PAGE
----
If there is a constant motif that runs through the work of Alastair Reynolds, it is one of decay, of an age running out, as in the melding plague of the Revelation Space sequence, turning the asteroid colonies of the Glitter Belt into the uninhabitable ruin of the Rust Belt, or the decayed, infected Earth of Century Rain. Here, disaster has ravaged the planet at quantum level, splitting it into zones where different levels of technology can grudgingly operate or permanently fail according to local conditions, and violent, debilitating sickness befalls any person foolish – or desperate – enough to traverse the borders.
Into this is thrown Quillon, a refugee angel from the highest technology zone, the Celestial Levels. He is stranded in neighbouring CircuitCity and masquerading as a human doctor ever since his fellow undercover operatives turned on him while engaged on a mission.
Taking medication to conceal his identity and keep the zone sickness under control, he knows he is in danger from both his own people, to whom he is a liability, and the humans he hides himself amongst, should they discover his true nature. When an assassination team come for him, the angel must cash in the few favours he is owed and flee further down the levels of Spearpoint – last refuge of civilisation on the ravaged face of the planet – knowing his reluctant guide would likely kill him herself is she knew what he really was.
Each stage of the escape is a travelogue to more primitive times, bidding farewell to the trappings of more advanced levels, through talking hand blasters, to flywheel boosted slot cars and steam trains. And If Steamville seems primitive, wait until you reach Horsetown. No explanation is given for the splintering, nor why the zones are focused on the great spiral city Spearpoint. What becomes clear is that whether apparent or not, there is a reason the zones came into being.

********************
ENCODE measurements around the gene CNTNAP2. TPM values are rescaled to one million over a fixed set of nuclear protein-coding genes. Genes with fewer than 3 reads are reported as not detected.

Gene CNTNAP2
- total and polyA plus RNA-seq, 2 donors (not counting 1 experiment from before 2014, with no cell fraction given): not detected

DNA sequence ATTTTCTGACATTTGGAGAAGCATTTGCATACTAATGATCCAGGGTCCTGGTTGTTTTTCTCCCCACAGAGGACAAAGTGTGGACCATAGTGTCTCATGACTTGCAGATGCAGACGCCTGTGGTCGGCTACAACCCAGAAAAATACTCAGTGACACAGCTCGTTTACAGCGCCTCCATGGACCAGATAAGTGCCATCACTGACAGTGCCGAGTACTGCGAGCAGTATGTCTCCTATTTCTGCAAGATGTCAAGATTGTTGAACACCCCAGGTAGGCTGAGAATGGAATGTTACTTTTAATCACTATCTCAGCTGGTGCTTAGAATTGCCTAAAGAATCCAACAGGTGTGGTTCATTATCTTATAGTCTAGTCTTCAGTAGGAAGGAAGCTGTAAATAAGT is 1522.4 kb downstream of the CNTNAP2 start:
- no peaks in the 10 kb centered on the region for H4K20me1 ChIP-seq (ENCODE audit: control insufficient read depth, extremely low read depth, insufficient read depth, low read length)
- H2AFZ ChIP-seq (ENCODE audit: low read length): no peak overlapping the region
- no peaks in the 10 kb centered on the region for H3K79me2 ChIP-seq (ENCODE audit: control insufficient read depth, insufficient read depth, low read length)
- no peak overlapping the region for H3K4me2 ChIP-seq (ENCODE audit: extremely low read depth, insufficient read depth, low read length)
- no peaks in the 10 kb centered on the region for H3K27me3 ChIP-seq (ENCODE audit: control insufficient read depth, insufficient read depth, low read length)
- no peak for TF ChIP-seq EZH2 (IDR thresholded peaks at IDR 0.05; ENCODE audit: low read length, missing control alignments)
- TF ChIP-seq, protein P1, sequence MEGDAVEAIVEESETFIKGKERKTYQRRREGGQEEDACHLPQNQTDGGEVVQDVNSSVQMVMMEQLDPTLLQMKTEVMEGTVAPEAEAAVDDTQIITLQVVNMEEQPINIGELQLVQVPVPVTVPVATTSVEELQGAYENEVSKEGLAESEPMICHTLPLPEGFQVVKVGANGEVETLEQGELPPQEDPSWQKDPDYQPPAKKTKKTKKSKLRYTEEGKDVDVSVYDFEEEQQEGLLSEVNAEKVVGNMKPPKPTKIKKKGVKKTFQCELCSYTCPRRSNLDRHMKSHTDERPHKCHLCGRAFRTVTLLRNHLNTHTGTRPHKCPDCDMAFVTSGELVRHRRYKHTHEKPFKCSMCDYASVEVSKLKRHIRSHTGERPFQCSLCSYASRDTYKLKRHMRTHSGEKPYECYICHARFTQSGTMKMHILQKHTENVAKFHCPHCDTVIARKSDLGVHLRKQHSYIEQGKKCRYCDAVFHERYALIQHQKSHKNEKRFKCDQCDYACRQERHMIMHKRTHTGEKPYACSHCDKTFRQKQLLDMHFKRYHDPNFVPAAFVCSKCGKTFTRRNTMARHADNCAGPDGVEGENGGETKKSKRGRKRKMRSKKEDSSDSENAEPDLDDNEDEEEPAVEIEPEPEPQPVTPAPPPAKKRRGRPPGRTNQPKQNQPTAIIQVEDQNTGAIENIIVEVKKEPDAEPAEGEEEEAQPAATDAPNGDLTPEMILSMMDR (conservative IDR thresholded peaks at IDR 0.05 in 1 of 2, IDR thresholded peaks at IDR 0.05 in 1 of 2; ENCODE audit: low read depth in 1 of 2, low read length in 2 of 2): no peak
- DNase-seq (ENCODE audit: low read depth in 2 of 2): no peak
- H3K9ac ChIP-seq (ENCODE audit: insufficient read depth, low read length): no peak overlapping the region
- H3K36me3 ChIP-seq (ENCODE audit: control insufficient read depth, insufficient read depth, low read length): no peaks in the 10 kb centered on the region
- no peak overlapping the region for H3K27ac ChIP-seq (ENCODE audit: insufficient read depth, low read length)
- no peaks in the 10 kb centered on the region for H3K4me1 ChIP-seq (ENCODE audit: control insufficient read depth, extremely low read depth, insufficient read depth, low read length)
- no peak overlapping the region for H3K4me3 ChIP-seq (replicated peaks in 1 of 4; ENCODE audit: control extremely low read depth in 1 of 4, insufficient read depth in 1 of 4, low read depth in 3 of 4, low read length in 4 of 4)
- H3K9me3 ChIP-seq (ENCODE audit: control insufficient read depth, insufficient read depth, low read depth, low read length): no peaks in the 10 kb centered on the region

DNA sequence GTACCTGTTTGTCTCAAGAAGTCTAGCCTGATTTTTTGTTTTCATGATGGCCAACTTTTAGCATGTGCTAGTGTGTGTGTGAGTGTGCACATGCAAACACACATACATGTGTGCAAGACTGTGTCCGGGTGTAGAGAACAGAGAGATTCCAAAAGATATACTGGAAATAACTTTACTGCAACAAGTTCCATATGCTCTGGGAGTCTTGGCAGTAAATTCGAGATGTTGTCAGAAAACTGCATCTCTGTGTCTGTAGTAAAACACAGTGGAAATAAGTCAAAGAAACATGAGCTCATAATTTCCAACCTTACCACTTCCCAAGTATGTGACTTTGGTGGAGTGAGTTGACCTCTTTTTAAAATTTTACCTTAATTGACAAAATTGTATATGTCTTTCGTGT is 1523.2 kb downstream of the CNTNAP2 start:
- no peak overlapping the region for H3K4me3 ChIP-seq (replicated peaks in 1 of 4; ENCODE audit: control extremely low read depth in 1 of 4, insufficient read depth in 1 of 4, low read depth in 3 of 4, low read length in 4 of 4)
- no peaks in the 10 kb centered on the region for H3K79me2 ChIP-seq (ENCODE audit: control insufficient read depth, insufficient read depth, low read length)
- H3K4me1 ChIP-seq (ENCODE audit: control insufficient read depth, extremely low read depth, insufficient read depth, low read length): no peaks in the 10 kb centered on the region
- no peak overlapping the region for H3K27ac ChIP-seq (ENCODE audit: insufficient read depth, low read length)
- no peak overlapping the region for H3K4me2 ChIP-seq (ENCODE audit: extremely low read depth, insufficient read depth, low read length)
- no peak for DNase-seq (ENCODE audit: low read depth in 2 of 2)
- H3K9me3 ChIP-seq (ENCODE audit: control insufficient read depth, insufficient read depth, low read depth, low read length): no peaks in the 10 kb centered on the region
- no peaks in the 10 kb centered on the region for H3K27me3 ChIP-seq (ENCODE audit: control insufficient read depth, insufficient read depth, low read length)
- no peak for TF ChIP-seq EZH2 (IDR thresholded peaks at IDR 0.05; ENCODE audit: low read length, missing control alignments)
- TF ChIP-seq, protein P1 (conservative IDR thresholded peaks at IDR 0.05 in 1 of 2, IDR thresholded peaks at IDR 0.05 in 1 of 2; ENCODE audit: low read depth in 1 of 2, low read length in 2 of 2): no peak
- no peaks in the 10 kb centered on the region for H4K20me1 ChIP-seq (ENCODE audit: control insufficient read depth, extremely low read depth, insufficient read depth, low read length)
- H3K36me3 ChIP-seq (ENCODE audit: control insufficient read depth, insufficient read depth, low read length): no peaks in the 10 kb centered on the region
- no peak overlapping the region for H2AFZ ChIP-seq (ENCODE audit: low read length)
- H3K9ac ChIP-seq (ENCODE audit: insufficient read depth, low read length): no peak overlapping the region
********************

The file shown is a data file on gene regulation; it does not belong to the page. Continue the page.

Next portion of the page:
This world has a history. A series of events, and catastrophes, and failed exoduses of earlier generations whose falling is recorded in the artefacts and derelicts strewn across the wilderness, hidden in the desolate zone where no life can survive. Somehow, nature was pushed past breaking point and this was the result, but now there is a possibility that nature may be pushing back, trying to heal itself by creating spontaneous mutations whose carriers can facilitate the reintegrate of the world – the tectomancers. Labelled as witches, they have a life expectancy about on a par with a renegade angel in the tattered ruins of a planet where anything different is feared and destroyed.
Both in the spire and beyond, life is fragile and trust a rarity. Rescued from the marauding Skullboys by Swarm, the only civilisation that exists outside Spearpoint, Quillon must not only protect his own identity and that of the young tectomancer who has come under his care, but somehow convince his dubious hosts to return and render aid to the dying city that betrayed and almost destroyed Swarm generations before. But even if Quillon can somehow harness the latent power of this traumatised girl, some would claim the risk of upsetting the balance of the zones and possibly risking more instability is too great, and still others would prefer the world stayed the way it is, with them holding power.